So I started working on a sketch today that links two ideas, and the combination is surprising.
On the one hand we have O’Regan and Noe’s take on sensorimotor correspondences. This is actually not far from a lot of Gibsonian work within Ecological Psychology. The basic idea is that in perceiving, we are skillfully engaging with the world, and that practiced and tuned action gives rise to a corresponding characteristic change in the sensory array. Gibsonians would say this is the basis of direct perception. Enaction-heads would say this is skillful coping, or some such.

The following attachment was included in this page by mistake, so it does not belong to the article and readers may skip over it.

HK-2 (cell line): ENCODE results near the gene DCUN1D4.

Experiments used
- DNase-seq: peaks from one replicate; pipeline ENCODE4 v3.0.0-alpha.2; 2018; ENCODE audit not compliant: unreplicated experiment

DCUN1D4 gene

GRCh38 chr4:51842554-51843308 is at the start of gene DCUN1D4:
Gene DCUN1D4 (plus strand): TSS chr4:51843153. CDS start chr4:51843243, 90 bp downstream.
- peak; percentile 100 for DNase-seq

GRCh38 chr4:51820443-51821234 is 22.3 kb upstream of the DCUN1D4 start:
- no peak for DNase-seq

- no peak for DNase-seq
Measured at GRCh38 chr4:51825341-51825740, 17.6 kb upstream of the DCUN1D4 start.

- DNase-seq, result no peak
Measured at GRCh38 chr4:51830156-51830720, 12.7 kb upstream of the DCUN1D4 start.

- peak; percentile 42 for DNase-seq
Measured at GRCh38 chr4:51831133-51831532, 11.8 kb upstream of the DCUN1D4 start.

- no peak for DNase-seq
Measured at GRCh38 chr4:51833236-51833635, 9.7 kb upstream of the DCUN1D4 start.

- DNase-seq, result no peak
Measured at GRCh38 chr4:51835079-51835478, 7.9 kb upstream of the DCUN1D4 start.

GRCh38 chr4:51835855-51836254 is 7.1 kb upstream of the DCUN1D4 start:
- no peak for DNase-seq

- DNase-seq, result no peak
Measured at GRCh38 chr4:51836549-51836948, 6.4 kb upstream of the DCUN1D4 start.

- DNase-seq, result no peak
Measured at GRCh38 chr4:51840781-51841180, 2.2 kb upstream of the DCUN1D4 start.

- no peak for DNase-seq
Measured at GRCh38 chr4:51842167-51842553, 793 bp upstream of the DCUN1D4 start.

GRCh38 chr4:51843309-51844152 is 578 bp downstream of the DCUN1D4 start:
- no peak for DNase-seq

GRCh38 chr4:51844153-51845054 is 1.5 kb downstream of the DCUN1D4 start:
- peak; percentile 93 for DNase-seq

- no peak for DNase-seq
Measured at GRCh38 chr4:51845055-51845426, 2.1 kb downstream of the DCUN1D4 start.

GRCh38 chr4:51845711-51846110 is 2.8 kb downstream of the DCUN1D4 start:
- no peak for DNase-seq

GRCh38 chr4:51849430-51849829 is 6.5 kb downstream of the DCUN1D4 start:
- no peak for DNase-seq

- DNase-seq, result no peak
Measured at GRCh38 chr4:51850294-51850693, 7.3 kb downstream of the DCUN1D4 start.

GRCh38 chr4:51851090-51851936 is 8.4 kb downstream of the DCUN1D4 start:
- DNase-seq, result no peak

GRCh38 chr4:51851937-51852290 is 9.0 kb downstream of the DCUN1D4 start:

On the other hand, we have the peculiar issue of sensorimotor synchronization, perhaps best illustrated by a group of people dancing or beating drums together. In the scientific literature, this has withered to a laboratory situation in which people tap in time to a metronome. (The horror, the horror.) This is a singularly human achievement, the very odd animal counterexample notwithstanding (yes, Snowball, I’m looking at you and the Gelada baboons). A fuller account of the basis for sensorimotor synchronization would help us enormously. It may underpin a burgeoning theory of memes; it speaks to Gibson’s intuition that the nervous system displays resonant properties; it fits with a range of specific situations, from air guitar to stuttering. All can be described, in some fuzzy essence, with a conceptually simple model in which two processes enter into a coupled form of synergy which looks like resonance within and among coupled systems with many degrees of freedom.